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Everybody’s Home recommends greater social housing investment

The national homelessness campaign has called for funding of at least 25,000 new dwellings in the upcoming budget, citing social and economic benefits.

Everybody’s Home has filed its pre-budget submission to the federal government, with the national campaign to end homelessness calling for further action towards housing supply and affordability.

The submission, titled Budget Position Paper, includes a handful of recommendations that Everybody’s Home states will alleviate the impact of Australia’s housing crisis, including the construction of at least 25,000 social housing properties nationwide every year. 

The body’s recommendations also include the development of a National Housing Strategy and National Homelessness Strategy; increasing the maximum rate of Commonwealth Rent Assistance (CRA) by at least 50 per cent; the introduction of greater tenant rights; and the creation of a body similar to the now-abolished National Housing Supply Council. 

Equally, the submission states that greater investment into social housing would provide social benefits – such as productivity, mental health, and a greater capacity to respond to homelessness – alongside economic benefits.


As one example, Everybody’s Home has claimed that, from constructing 25,000 homes per year, $12.9 billion would be generated while also creating 15,700 jobs. 

This economic impact is further highlighted in Everybody’s Home’s claim that the failure to further invest in social housing creates economic loss. 

Citing Swinburne University’s Christian Nygaard’s National Program for Construction of Social and Affordable Rental Housing, the report states: “The cost of foregone public sector cost offsets and private sector benefits are estimated at $676.5 million per annum currently, rising to $1.286 billion per annum (nominal, undiscounted) in 2036 if the projected housing shortfall is not met.”

The submission further highlights a need for greater investment in housing from the federal government, noting SQM Research that suggests, in the 12 months to January this year, the average asking rent on a three-bedroom home increased by 13.5 per cent, while the purchase price boomed by 20.2 per cent.

It also states that federal funding for social and Indigenous housing in 2013-14 was over $2 billion, but is currently only budgeted at $1.6 billion for 2023-24, and that between 1994 and now, the percentage of social housing against all housing dropped from 6 per cent to 4 per cent.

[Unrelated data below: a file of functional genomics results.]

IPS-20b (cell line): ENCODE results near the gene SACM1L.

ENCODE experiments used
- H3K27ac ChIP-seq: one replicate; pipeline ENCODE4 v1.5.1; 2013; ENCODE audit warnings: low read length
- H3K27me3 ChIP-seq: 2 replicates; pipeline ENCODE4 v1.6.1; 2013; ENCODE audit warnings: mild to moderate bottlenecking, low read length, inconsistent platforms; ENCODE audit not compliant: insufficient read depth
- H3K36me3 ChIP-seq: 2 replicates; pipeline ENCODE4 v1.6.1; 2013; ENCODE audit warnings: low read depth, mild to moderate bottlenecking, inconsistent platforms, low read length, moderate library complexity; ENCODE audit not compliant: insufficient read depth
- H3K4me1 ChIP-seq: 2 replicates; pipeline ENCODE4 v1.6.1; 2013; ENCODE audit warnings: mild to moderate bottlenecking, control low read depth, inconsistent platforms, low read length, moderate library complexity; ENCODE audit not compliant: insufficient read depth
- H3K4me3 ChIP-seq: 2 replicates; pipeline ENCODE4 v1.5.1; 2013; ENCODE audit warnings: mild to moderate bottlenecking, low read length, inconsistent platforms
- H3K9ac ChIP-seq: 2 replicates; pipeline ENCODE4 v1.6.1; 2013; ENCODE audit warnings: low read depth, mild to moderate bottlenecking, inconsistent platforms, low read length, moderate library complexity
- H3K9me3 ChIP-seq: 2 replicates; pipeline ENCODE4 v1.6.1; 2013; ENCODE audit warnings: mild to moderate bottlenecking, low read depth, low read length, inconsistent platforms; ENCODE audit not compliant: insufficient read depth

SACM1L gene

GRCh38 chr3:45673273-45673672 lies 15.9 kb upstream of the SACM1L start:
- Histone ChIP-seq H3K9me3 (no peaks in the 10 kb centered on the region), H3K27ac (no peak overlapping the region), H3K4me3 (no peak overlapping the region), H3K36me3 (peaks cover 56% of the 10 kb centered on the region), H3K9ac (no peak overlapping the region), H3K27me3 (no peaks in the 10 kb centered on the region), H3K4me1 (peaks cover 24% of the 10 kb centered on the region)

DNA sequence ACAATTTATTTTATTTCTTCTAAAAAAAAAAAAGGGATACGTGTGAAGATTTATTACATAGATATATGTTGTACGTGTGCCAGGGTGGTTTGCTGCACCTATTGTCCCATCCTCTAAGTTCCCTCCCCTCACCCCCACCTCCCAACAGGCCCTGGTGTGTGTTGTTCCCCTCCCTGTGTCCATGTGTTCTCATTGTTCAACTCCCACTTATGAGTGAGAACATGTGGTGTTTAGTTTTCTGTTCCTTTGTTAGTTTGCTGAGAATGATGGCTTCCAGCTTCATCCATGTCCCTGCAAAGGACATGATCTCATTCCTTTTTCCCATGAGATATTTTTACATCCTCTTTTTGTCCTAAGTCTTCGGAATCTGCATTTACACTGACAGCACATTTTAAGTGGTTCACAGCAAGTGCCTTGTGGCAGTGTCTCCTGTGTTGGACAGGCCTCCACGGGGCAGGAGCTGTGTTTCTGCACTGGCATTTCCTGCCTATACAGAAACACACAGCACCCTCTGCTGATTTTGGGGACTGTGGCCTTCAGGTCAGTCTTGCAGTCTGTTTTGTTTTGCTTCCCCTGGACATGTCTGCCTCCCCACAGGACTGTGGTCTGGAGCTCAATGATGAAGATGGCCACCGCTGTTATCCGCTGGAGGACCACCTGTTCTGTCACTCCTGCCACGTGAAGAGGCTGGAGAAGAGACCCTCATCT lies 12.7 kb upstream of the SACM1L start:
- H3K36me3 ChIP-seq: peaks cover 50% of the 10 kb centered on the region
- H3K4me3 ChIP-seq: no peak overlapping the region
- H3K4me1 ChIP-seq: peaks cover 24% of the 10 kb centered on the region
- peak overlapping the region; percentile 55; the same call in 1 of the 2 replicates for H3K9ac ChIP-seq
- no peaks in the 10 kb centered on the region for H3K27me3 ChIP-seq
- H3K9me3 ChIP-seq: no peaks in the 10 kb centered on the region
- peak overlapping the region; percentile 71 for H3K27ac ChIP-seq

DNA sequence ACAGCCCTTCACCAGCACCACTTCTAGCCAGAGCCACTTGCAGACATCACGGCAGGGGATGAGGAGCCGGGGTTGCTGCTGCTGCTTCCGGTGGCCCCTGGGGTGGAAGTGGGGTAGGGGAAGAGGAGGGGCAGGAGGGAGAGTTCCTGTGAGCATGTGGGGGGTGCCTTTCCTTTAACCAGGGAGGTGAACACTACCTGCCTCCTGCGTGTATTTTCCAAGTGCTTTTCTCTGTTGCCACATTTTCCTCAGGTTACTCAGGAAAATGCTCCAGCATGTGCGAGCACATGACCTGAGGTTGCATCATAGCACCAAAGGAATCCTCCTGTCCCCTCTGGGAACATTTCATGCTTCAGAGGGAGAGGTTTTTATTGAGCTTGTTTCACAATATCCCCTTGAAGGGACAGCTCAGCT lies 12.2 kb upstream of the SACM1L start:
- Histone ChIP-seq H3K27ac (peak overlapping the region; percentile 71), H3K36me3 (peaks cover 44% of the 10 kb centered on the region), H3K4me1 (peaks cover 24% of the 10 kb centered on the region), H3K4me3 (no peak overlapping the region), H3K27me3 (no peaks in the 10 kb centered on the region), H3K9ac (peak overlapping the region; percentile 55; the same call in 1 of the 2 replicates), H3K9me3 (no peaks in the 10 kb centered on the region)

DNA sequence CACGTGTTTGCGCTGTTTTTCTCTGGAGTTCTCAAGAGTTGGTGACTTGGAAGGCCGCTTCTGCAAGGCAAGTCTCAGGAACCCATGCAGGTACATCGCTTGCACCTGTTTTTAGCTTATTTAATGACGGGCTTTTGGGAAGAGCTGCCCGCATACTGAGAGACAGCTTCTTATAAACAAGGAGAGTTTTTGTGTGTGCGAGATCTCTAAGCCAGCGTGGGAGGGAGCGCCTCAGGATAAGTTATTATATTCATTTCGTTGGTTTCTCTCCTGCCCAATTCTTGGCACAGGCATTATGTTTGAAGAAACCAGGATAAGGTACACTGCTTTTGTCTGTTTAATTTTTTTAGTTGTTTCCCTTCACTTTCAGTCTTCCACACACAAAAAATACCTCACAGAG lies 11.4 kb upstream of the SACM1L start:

Everybody’s Home national spokesperson Kate Colvin said: “A secure home is the foundation for stability and security. It means you can look after your health, tend to your family, join the workforce and contribute to society. 

“Without a home, none of these things are possible. As our leaders put the final touches on the budget, they need to be aware of the full benefit of social housing as well as the deep human cost of not providing people with a home.”

Ms Colvin later added: “Australia’s common prosperity is best served by a housing system that gives people on low and modest incomes genuine choice and provides them with security and stability.

“The increasingly brutal financial contest for housing is simply indecent. We can do better.”

Everybody’s Home’s submission follows the Real Estate Institute of Australia and the Housing Industry Association filing their own pre-budget recommendations earlier this month, with both bodies calling for extensions to the First Home Loan Deposit Scheme.

However, it also comes following recent reports that raise further concerns regarding housing affordability in the country. 

Data published by Domain late last month states that the median price for a house in an Australian capital city is now over $1 million.

Around roughly the same time this data was released, figures released from the Productivity Commission stated that almost half of Australians receiving CRA were spending at least 30 per cent of their income on rent.

A report published by CoreLogic earlier this year also noted that, over 2021, the value of Australian housing grew, on average, by 22.1 per cent, with those capital cities reporting an average growth of 21 per cent. 

By comparison, property prices in regional areas rose by 25.9 per cent. 

[Related: Nearly half of CRA recipients in housing stress]

Everybody’s Home recommends greater social housing investment

Sam Nichols

Sam Nichols is a journalist at The Adviser and Mortgage Business. His reporting has featured in a range of outlets including ABC News, SBS' The Feed, and VICE.

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